Soul-Leading in Plato's Phaedrus and the Iconic Character of Being

Dissertation, Boston College (2021)
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Since antiquity, scholars have observed a structural tension within Plato’s Phaedrus. The dialogue demands order in every linguistic composition, yet it presents itself as a disordered composition. Accordingly, one of the key problems of the Phaedrus is determining which—if any—aspect of the dialogue can supply a unifying thread for the dialogue’s major themes (love, rhetoric, writing, myth, philosophy, etc.). My dissertation argues that “soul-leading” (psuchagōgia)—a rare and ambiguous term used to define the innate power of words—resolves the dialogue’s structural tension. I clarify the conceptual and dramatic features of soul-leading by focusing on the dialogue’s uniquely prevalent use of the semantic network of “leading” and “following.” By continuing to foreground the language and drama of leading and following, I offer a new interpretation of the dialogue as a whole: the Phaedrus is Plato’s articulation of how the soul can be led into communion with reality. Chapter 1 discusses scholarly disputes about the unity of the Phaedrus and proposes that soul-leading adequately satisfies the criteria put forward for what would count as a unifying element. I argue that soul-leading unifies the dialogue both thematically and non-thematically; moreover, soul-leading is a theme capacious enough to account for the other principal contenders for unity put forward. Chapter 2 develops the ambiguous character of soul-leading by examining how the dialogue showcases dangerous forms thereof. Love and language are dangerous when they lead the soul toward goods which can never truly fulfill it. In order to clarify how love and language can mislead the soul, Socrates develops a set of accounts of how the soul is led, both internally and externally, in the three speeches on love. If the soul is to be led into communion with reality (the proper end of soul-leading), it must be led internally by the right part of the soul and externally by the right object of desire. Chapter 3 argues that all souls can, in principle, be harmonized and directed in the way that Chapter 2 requires. I show that Plato’s view of philosophy is neither elitist (i.e., some are intrinsically incapable of philosophy) nor naively essentialist. All can come into communion with reality because all are by nature equipped to do so. While Plato recognizes that there are forces which tend to prohibit one from exercising one’s capability of being rightly led, none of them are intrinsic to human nature. Chapter 4 argues that successful soul-leading require neither the leader nor the follower to be already well-disposed to what’s ultimate in order for the pair to come to a communion with what’s ultimate. Plato’s depiction of soul-leading love shows that love can itself promote the formation needed for both leader and follower to come into contact with reality. Love can do so because it is always already bound up reality in its responsiveness to beauty. Beauty itself calls the lover to itself by shining through the beautiful beloved, who acts as a reminder of transcendent Beauty. The lover mediates this same experience for the beloved. Each comes to desire the other as well as Beauty itself. Chapter 5 argues that the drama of the lovers’ formation mythically depicted in the Palinode (Chapter 4) is written into the drama of the dialogue as a whole. In the relationship between Socrates and Phaedrus, we see an enactment of love’s formative role. Likewise, in the relationship between Phaedrus and Lysias, we see an enactment of the dangerous soul-leading discussed in Chapter 2. My focus on leading and following also allows me to show the thematic significance of the drama’s setting. Chapter 6 articulates the metaphysical conditions under which one can be led into communion with reality. Transcendent Beauty invites us into communion with itself and makes possible our ascent by providing us with divine guides and images which can transport us from our ordinary experiences to the true beings. Beauty accomplishes its work—leading us in a “divine dance” where we follow the gods up to Beauty and back down to each other—through images. When we handle images of reality rightly, they lead our souls into communion with reality. Further, when we have come into communion, we’ll be inspired to be co-workers of Beauty’s soul-leading work. When we articulate reality in language, we create new images that can serve to lead others toward reality.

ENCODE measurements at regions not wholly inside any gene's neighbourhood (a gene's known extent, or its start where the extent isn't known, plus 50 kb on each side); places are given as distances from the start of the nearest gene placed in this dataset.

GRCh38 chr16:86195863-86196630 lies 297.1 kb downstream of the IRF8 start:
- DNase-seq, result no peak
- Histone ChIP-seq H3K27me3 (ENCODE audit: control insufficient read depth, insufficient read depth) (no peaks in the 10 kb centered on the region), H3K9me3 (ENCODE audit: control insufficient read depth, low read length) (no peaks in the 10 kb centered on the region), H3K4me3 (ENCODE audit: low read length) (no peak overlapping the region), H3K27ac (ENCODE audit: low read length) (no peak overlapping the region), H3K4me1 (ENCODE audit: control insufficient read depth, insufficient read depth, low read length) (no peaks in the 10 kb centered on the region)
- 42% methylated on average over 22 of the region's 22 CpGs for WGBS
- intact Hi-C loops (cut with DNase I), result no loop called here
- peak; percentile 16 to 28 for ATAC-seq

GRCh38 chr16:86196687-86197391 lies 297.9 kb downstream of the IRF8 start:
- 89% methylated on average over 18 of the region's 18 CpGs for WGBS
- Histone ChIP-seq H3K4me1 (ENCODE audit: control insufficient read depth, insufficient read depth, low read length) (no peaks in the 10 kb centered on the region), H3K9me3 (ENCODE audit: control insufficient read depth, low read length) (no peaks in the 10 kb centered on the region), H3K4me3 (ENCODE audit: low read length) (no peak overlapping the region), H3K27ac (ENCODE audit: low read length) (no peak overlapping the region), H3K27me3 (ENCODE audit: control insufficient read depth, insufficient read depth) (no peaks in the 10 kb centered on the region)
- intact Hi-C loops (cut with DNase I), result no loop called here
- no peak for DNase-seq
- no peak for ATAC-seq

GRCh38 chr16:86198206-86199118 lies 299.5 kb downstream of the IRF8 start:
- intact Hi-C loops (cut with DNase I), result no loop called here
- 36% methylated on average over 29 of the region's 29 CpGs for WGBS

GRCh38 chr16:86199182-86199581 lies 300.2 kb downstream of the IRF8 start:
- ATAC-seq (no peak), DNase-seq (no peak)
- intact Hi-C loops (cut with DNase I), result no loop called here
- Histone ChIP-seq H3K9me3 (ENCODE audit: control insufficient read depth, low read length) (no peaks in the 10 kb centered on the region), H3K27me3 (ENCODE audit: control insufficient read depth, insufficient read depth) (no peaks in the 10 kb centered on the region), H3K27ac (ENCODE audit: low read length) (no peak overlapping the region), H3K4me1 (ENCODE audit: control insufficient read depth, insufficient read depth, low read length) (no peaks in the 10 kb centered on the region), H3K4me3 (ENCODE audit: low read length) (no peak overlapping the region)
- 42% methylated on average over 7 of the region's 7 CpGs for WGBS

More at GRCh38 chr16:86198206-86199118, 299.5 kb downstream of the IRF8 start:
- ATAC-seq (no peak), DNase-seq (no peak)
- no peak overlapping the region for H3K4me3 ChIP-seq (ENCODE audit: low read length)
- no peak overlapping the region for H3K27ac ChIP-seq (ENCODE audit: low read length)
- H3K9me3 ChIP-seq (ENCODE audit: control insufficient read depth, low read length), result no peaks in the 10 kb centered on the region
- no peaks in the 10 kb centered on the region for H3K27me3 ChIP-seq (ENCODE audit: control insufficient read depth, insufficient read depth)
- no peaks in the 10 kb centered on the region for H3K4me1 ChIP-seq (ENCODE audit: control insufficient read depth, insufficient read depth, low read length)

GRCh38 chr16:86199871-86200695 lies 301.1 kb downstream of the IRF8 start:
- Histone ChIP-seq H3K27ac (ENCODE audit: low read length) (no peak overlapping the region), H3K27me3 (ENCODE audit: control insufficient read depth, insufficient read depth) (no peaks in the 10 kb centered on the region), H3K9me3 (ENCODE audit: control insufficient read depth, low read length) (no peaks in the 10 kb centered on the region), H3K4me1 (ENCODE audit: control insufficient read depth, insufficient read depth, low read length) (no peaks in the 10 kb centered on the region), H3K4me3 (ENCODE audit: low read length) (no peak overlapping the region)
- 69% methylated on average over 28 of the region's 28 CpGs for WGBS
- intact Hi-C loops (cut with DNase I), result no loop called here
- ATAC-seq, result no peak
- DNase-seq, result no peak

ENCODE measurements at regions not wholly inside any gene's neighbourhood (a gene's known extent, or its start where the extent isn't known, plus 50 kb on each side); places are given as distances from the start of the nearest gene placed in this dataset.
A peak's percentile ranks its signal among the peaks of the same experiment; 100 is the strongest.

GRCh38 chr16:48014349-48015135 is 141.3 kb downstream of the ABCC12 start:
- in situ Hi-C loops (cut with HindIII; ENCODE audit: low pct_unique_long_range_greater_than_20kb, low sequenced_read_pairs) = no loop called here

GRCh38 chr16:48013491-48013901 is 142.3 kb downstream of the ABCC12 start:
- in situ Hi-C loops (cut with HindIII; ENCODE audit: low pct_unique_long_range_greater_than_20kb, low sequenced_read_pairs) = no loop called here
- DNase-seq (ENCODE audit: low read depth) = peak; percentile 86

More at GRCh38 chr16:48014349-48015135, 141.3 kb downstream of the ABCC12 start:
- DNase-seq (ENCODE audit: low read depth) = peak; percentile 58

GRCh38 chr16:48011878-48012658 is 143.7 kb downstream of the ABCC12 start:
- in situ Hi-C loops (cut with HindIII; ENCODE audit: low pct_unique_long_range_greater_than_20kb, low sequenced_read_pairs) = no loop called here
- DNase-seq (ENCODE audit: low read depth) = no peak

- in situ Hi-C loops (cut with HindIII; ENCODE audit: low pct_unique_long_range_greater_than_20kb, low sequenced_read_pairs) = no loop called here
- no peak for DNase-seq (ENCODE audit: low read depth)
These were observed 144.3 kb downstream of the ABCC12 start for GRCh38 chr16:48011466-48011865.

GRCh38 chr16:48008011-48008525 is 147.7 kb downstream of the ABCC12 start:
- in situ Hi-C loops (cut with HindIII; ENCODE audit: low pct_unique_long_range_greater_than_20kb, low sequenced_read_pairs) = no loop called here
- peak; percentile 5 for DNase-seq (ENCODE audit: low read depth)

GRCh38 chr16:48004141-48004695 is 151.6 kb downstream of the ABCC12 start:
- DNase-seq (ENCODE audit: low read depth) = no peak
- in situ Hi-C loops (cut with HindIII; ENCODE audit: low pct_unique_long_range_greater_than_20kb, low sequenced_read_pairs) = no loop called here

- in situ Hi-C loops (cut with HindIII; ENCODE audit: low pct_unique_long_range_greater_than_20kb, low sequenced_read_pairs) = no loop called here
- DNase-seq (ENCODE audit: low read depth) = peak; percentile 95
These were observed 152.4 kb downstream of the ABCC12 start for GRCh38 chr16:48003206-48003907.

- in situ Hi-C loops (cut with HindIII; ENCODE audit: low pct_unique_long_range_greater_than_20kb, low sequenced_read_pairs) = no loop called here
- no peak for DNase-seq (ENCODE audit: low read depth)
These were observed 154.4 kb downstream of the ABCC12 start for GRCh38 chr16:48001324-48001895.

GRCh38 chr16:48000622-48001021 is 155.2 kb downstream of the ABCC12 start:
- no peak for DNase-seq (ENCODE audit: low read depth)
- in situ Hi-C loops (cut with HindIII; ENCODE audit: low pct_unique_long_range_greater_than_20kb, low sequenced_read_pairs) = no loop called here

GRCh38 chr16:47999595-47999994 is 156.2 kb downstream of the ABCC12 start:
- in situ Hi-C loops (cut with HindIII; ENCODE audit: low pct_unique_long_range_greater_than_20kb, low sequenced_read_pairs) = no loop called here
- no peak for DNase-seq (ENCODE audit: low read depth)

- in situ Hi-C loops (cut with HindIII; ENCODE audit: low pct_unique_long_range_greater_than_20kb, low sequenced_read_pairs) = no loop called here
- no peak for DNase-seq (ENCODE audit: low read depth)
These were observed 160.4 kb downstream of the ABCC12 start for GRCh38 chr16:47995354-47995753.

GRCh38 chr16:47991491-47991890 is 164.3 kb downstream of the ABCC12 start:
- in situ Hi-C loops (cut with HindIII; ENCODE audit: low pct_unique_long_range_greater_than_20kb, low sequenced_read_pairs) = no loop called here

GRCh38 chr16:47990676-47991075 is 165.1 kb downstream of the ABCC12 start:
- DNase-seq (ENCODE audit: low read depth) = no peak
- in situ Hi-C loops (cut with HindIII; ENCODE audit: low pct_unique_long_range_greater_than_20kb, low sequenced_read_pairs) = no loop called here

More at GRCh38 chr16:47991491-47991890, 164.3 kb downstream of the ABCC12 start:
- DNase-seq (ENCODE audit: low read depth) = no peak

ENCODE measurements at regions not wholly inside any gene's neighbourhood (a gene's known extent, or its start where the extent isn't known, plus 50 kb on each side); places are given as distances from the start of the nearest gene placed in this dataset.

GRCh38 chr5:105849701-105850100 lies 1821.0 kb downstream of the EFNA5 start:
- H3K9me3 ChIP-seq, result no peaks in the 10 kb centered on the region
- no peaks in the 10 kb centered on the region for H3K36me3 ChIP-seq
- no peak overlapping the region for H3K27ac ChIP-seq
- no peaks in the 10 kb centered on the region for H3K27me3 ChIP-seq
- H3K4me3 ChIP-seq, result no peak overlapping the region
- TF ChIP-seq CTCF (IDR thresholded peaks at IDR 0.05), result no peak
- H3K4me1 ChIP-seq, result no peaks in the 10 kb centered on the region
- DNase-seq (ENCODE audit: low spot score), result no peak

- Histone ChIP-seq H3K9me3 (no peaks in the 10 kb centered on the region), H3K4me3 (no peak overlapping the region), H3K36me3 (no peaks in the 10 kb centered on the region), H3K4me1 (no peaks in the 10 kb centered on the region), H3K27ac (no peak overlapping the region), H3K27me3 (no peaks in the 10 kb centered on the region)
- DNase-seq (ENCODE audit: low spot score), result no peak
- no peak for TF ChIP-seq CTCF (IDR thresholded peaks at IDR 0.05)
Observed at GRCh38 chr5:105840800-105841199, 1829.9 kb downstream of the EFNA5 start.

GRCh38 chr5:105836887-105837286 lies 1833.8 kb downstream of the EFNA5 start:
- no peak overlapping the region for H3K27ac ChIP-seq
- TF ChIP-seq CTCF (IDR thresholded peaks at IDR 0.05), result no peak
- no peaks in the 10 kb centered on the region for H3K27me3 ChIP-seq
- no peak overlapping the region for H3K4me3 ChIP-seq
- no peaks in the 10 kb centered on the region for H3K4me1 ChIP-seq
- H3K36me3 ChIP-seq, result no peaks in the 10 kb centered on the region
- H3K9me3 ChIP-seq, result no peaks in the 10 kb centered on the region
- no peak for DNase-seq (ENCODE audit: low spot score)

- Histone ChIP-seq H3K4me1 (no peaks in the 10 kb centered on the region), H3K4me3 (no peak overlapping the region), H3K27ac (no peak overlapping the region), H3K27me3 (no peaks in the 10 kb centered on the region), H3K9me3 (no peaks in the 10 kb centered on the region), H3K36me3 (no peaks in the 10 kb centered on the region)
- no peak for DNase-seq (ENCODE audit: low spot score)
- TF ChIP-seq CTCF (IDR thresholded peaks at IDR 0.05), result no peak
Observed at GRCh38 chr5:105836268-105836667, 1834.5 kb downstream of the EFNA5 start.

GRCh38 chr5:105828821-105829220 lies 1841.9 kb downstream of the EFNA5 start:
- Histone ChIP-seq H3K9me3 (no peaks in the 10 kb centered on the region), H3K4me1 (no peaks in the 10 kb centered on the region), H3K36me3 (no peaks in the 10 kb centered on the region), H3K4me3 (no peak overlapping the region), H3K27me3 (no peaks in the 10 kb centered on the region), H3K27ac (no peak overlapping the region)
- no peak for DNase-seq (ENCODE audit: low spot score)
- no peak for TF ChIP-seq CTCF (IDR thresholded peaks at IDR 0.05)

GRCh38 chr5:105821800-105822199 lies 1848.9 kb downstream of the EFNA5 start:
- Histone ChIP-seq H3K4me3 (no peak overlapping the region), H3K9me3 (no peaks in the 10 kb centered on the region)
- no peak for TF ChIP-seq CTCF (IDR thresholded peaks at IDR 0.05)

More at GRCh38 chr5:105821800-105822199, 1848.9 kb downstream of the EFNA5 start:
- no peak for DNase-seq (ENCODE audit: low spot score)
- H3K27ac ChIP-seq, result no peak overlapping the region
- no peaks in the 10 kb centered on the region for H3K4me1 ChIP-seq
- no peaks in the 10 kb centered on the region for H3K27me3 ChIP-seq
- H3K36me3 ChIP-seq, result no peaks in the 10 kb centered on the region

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Ryan M. Brown
Boston College (PhD)


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